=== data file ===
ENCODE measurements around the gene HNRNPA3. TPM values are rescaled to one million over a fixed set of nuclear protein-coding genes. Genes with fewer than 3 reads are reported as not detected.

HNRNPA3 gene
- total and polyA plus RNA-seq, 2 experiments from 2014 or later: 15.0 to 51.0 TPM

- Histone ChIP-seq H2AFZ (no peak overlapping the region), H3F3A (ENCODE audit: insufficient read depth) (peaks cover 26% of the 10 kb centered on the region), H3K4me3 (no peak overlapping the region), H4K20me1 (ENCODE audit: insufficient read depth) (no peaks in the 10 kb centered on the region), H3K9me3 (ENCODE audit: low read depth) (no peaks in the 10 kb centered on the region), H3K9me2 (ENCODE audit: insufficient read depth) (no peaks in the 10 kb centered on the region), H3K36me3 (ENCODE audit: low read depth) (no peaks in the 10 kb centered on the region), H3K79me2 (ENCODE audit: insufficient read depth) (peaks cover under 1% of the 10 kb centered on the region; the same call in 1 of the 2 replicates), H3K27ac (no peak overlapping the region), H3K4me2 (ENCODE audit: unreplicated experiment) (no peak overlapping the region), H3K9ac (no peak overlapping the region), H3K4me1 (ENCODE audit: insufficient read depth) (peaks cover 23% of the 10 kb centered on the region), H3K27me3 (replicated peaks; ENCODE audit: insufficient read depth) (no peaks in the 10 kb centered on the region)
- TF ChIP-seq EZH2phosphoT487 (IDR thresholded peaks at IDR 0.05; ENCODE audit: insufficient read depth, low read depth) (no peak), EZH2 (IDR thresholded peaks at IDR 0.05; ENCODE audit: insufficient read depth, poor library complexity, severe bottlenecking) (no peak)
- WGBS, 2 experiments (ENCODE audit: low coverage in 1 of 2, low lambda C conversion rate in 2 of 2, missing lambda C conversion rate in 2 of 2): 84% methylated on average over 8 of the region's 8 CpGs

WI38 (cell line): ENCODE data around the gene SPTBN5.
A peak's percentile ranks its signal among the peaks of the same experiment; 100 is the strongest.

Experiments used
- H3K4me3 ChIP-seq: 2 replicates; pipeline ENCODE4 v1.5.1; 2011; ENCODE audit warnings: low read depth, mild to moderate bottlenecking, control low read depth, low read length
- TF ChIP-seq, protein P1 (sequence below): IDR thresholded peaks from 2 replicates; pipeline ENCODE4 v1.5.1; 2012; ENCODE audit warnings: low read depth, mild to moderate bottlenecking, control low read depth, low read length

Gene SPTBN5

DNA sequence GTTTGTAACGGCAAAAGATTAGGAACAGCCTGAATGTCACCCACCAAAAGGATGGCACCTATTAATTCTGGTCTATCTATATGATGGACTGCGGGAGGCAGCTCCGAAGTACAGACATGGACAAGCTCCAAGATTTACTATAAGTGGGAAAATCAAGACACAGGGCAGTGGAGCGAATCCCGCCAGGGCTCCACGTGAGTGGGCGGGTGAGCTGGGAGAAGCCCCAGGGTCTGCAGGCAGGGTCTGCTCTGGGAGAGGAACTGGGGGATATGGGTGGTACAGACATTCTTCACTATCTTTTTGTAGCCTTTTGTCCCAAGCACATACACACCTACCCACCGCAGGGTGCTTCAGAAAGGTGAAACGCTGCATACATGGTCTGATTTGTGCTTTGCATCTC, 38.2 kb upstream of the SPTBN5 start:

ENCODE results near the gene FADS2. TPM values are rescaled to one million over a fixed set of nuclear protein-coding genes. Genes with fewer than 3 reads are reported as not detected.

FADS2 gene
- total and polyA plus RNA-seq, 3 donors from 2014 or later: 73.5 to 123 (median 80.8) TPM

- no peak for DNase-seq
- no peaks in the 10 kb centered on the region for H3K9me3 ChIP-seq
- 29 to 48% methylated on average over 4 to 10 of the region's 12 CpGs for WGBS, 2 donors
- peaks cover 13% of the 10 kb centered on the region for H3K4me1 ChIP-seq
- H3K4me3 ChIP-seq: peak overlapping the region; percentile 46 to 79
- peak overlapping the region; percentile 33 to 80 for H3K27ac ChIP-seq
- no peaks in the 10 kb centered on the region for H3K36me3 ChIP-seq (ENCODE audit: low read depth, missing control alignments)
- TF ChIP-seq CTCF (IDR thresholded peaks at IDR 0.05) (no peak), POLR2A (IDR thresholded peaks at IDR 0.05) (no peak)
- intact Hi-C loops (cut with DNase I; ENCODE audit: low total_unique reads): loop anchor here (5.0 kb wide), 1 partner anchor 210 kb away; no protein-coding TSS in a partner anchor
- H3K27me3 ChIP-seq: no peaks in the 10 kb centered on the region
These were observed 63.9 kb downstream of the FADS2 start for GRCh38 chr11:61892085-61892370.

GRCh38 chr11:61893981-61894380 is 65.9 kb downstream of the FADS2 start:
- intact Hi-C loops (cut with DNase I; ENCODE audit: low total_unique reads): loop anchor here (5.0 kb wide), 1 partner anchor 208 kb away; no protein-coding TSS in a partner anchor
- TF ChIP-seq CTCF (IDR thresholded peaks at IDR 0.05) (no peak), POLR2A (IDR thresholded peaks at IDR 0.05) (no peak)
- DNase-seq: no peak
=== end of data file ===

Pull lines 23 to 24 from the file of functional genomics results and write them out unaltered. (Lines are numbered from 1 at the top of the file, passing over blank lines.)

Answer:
- no peaks in the 10 kb centered on the region for H3K36me3 ChIP-seq (ENCODE audit: low read depth, missing control alignments)
- TF ChIP-seq CTCF (IDR thresholded peaks at IDR 0.05) (no peak), POLR2A (IDR thresholded peaks at IDR 0.05) (no peak)